Digital music: Now's the time, what's the platform?

Now that major music companies are starting to go beyond timid first attempts at offering their wares over the Internet, industry insiders are struggling to figure out which types of services and devices are best positioned to capture the hearts and minds of consumers.

Though much attention has focused on subscription music services for PC users, cable and satellite network operators may play a bigger role in digital music than has been expected, according to industry insiders at the Digital Music Forum in New York on Monday.

"The time for online music is now," was the key refrain, as well as the title, of the event's keynote address given by Chris Gorog, chief executive officer of Roxio Inc. Roxio last year bought the remaining assets of music-swapping service Napster, which had been knocked out of business by a lawsuit over copyright issues and recently has announced it will be entering the online music service market.

"One might suggest it's a knucklehead time to join the fray ... the landscape is full of buried bodies of people who tried to do this," Gorog said.

Gorog steered clear of detailing Roxio's music service plans, but he said several trends suggest that "legitimate" music services -- ones that have deals with music companies for copyright material -- can take off.

"The music labels have agreed to the download-and-burn model," allowing consumers to choose individual songs to download and copy onto CDs, he said. Previously, music services that had legitimate deals with music companies frequently did not allow users to copy songs onto CDs.

Another trend that bodes well is an increasing willingness to let consumers pay for one song at a time rather than charging a set fee for a set number of downloads per month, Gorog said.

Different types of consumers, depending on habits and preferences, will support different service models, said Sean Ryan, chief executive officer of Inc.

"There is room for the subscription and the a la carte model," Ryan said., which has contracts with the major music companies, until the end of the month is discounting single-song downloads to US$0.49, from the usual $0.99, Ryan noted. However, users also must sign up for a subscription to the company's US$9.95 monthly Rhapsody All Access service, which allows them to listen to as many songs as they like.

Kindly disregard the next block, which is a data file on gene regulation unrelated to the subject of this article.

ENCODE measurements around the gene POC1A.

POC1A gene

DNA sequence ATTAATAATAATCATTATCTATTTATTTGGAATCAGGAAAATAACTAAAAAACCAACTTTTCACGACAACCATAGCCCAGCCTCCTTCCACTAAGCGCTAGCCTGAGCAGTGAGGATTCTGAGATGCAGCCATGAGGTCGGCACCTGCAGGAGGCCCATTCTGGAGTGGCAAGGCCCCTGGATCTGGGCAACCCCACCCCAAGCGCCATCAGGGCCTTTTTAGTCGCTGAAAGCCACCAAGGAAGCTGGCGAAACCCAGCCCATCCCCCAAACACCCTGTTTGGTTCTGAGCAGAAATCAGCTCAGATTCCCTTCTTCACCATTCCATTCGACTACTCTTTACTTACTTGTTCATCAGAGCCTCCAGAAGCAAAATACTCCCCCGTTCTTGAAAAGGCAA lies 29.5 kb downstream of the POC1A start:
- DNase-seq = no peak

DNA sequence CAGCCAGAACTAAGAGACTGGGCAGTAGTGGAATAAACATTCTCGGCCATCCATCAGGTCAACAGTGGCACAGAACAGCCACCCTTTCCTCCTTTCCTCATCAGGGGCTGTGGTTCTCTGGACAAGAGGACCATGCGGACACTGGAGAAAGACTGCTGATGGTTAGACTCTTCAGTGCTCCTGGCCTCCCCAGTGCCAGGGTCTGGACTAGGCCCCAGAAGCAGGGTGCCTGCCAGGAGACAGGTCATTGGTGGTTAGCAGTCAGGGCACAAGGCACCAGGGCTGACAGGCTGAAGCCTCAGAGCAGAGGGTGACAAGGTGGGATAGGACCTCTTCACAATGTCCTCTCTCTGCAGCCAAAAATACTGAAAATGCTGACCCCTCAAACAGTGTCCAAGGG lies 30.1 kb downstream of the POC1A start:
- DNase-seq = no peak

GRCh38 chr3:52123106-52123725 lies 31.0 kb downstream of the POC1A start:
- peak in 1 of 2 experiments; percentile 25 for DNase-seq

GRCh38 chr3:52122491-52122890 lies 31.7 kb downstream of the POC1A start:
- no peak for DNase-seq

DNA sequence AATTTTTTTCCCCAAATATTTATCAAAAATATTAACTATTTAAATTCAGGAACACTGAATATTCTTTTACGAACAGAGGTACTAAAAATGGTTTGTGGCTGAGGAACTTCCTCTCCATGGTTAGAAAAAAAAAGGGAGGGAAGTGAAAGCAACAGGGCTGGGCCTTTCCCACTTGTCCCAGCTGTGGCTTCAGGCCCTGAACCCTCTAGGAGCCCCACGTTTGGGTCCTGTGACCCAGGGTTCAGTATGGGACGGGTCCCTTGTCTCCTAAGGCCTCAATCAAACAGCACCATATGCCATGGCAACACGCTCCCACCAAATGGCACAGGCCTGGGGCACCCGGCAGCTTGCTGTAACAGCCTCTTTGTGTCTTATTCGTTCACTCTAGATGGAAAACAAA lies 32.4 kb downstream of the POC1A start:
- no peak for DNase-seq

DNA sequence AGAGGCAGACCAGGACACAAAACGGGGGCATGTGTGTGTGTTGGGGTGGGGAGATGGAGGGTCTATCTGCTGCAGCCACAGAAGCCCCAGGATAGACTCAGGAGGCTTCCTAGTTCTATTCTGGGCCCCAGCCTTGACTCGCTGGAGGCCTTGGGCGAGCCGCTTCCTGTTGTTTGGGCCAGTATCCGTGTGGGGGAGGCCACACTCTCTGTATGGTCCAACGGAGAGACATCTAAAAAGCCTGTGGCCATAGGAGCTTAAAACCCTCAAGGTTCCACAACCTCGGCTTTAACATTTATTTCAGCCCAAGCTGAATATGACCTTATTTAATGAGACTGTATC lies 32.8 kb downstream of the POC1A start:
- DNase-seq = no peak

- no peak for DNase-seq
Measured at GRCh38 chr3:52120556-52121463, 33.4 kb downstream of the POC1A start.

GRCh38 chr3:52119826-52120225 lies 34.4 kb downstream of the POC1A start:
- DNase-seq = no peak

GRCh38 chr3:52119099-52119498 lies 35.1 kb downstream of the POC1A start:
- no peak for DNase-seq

Payment for some subscription services in the future will be bundled in with the bill from the broadband provider that a consumer uses to get Internet access, Ryan said. He said is partnering with broadband providers to offer tiered services, where the amount of music a consumer can listen and download depends on the price he is willing to pay.

"The real battle may be over the platform" used by consumers to get music in digital form, said Scott Kauffman, chairman and CEO of FullAudio Corp., which runs an online music service. Users may find that getting music from cable or satellite providers via a set-top box may be more convenient than using a PC and subscribing to a Web-based service, speakers here said.

"It's not going to be the PC, because then you have to pay for a (separate) subscription," said David Del Beccaro, CEO of Music Choice, a service that among other things allows users of the DirecTV Inc. satellite service to pay for songs online.

Most consumers eventually will get music services wrapped into offerings from cable or satellite services, avoiding separate fees for music, he said.

However, hurdles to digital music delivery remain.

A chief stumbling block is that some of the most famous tunes from "iconic" bands are not yet available for download and burning onto CDs, said Roxio's Gorog.

"Full CD recording needs to be allowed," said Gorog. "If I'm doing a party mix and I want to use a legitimate music service and there are five songs I can't burn onto a CD, but my neighbor using pirated music can, how's that going to make me feel?"

Gorog also advocated "common sense" digital rights management. "People want full output to all of their devices; they don't want to listen to music just on the PC."

To protect copyright material from being copied and distributed illegally, a variety of DRM schemes are being tested and implemented, but anything that prevents users from listening to music on any device they may own -- whether it's a stereo, a PC or a portable MP3 player -- is doomed to fail, he said.

On the other hand, he said, a major block in efforts to get music labels' full catalog into digital music services is piracy.

A legal haze surrounds the online music industry, as the Recording Industry Association of America Inc., which represents the major music companies, pursues lawsuits against file-swapping services such as Kazaa and Grokster, which let users trade songs online for free.

However, despite his vociferous opposition to such file-swapping services, when asked how Roxio would use its own technology to prevent piracy, Gorog insisted he did not want to "play policeman."

"One way to compete with this (piracy) is to create something that's better," he said. "There's an enormous amount of people out there quite willing to pay for fair and reasonably priced service."

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